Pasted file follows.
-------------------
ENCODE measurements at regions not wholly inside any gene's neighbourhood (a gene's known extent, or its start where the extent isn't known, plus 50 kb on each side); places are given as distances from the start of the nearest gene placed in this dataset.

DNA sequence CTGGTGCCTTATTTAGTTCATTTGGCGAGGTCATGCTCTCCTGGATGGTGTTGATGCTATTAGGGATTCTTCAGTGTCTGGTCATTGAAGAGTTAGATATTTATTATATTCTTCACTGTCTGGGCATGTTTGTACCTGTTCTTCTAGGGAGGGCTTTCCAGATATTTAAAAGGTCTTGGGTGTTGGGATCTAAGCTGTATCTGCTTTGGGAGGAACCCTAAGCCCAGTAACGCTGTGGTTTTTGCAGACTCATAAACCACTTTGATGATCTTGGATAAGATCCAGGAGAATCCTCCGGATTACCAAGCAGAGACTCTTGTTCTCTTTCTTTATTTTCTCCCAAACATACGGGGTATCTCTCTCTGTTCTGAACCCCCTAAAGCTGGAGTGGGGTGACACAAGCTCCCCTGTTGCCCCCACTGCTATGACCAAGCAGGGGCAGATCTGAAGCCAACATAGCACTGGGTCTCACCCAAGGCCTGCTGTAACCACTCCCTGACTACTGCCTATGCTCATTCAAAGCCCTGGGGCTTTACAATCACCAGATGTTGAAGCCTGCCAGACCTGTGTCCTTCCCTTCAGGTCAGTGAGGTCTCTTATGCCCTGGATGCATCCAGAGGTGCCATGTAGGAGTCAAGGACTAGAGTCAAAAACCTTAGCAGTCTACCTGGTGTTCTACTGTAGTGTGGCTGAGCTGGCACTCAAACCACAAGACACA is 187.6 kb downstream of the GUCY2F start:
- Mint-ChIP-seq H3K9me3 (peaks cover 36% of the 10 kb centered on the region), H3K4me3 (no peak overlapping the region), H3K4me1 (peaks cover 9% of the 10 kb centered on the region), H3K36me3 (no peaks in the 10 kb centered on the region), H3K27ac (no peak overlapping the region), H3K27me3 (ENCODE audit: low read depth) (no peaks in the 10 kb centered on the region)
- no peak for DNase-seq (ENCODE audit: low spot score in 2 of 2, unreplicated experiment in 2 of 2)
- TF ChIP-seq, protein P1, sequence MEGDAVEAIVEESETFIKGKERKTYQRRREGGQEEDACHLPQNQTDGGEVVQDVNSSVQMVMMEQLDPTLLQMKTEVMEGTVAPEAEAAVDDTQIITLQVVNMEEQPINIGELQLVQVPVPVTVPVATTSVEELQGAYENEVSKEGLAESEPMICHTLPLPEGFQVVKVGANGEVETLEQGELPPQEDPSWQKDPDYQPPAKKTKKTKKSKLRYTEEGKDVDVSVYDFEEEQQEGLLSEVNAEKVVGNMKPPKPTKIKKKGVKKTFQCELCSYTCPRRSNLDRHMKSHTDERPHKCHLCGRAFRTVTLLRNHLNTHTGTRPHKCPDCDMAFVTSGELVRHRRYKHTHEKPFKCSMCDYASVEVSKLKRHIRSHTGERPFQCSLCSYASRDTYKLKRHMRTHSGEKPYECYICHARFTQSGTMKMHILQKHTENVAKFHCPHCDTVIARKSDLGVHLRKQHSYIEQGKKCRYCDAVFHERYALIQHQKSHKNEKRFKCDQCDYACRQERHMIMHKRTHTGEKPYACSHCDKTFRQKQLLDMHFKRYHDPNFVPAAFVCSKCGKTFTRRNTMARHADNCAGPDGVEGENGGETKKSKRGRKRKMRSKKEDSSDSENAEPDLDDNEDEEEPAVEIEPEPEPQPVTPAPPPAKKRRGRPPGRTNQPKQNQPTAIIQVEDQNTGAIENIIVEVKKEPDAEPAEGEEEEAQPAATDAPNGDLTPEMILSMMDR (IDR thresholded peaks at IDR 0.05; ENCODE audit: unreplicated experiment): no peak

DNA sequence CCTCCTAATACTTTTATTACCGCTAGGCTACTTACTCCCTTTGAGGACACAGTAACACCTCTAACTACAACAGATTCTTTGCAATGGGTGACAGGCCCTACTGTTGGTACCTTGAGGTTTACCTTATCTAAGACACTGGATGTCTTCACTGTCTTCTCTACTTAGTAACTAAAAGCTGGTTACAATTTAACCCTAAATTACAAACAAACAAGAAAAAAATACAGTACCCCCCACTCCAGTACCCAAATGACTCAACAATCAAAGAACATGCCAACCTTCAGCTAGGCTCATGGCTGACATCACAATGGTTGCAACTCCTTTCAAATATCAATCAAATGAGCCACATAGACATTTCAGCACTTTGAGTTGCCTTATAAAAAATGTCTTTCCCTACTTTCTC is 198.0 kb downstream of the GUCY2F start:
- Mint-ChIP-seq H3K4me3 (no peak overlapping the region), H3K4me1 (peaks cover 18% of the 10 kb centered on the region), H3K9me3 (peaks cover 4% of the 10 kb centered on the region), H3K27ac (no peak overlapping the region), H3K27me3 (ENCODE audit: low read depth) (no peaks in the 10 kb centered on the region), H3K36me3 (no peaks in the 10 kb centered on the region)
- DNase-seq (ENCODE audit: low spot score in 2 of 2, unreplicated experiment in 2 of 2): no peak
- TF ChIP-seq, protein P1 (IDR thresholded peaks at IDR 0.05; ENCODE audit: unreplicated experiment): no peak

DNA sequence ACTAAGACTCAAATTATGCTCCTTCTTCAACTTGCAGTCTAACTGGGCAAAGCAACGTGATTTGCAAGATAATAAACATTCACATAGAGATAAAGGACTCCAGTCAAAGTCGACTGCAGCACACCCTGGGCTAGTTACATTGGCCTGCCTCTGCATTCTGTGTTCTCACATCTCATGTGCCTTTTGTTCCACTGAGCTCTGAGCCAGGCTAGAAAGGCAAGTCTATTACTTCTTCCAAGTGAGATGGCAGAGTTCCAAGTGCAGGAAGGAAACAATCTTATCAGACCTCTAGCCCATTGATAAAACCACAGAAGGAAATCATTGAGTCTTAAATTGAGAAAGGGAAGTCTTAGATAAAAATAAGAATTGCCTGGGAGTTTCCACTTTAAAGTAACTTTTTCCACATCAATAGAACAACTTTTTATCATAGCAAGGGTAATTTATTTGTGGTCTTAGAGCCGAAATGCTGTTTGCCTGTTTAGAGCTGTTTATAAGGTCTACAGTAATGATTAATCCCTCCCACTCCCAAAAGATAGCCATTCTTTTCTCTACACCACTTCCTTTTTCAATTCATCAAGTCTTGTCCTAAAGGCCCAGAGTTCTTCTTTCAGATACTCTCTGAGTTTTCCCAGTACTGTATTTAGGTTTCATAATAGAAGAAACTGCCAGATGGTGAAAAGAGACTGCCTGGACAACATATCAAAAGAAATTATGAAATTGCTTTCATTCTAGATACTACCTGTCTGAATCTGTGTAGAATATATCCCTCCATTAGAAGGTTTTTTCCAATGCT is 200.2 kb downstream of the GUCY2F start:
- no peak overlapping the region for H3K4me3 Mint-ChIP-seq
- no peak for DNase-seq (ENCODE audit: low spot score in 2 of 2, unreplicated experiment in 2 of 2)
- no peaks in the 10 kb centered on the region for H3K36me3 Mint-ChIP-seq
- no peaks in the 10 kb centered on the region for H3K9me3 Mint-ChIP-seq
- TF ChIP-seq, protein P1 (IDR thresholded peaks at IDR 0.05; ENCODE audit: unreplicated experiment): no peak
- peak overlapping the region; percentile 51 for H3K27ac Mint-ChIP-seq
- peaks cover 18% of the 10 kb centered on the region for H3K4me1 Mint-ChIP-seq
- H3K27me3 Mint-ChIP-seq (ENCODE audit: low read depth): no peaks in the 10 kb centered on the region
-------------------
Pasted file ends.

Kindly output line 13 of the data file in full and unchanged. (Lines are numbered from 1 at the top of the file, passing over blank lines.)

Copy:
- no peaks in the 10 kb centered on the region for H3K36me3 Mint-ChIP-seq